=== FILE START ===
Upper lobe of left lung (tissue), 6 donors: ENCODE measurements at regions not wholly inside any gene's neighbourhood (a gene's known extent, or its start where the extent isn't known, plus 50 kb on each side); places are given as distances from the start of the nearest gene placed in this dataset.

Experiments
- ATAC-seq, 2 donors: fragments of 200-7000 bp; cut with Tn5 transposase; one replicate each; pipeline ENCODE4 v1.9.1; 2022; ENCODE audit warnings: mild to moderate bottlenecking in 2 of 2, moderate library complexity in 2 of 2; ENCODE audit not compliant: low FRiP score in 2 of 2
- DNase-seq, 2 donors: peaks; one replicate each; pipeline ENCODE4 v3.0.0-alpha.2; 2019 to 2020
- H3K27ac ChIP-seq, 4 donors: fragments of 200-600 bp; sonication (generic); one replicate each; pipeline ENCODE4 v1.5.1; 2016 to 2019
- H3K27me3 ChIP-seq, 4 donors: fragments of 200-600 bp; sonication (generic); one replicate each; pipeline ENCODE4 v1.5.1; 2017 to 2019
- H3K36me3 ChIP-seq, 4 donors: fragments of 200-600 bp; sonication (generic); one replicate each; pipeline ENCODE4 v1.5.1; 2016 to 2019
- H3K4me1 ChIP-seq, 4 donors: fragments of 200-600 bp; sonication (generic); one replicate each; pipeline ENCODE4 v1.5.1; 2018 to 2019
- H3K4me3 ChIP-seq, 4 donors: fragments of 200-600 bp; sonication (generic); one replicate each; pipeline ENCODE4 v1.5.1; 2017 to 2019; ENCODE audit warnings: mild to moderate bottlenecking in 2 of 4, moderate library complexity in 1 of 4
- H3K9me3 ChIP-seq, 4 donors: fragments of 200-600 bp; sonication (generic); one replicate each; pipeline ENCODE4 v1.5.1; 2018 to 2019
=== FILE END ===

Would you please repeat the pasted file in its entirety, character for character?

Upper lobe of left lung (tissue), 6 donors: ENCODE measurements at regions not wholly inside any gene's neighbourhood (a gene's known extent, or its start where the extent isn't known, plus 50 kb on each side); places are given as distances from the start of the nearest gene placed in this dataset.

Experiments
- ATAC-seq, 2 donors: fragments of 200-7000 bp; cut with Tn5 transposase; one replicate each; pipeline ENCODE4 v1.9.1; 2022; ENCODE audit warnings: mild to moderate bottlenecking in 2 of 2, moderate library complexity in 2 of 2; ENCODE audit not compliant: low FRiP score in 2 of 2
- DNase-seq, 2 donors: peaks; one replicate each; pipeline ENCODE4 v3.0.0-alpha.2; 2019 to 2020
- H3K27ac ChIP-seq, 4 donors: fragments of 200-600 bp; sonication (generic); one replicate each; pipeline ENCODE4 v1.5.1; 2016 to 2019
- H3K27me3 ChIP-seq, 4 donors: fragments of 200-600 bp; sonication (generic); one replicate each; pipeline ENCODE4 v1.5.1; 2017 to 2019
- H3K36me3 ChIP-seq, 4 donors: fragments of 200-600 bp; sonication (generic); one replicate each; pipeline ENCODE4 v1.5.1; 2016 to 2019
- H3K4me1 ChIP-seq, 4 donors: fragments of 200-600 bp; sonication (generic); one replicate each; pipeline ENCODE4 v1.5.1; 2018 to 2019
- H3K4me3 ChIP-seq, 4 donors: fragments of 200-600 bp; sonication (generic); one replicate each; pipeline ENCODE4 v1.5.1; 2017 to 2019; ENCODE audit warnings: mild to moderate bottlenecking in 2 of 4, moderate library complexity in 1 of 4
- H3K9me3 ChIP-seq, 4 donors: fragments of 200-600 bp; sonication (generic); one replicate each; pipeline ENCODE4 v1.5.1; 2018 to 2019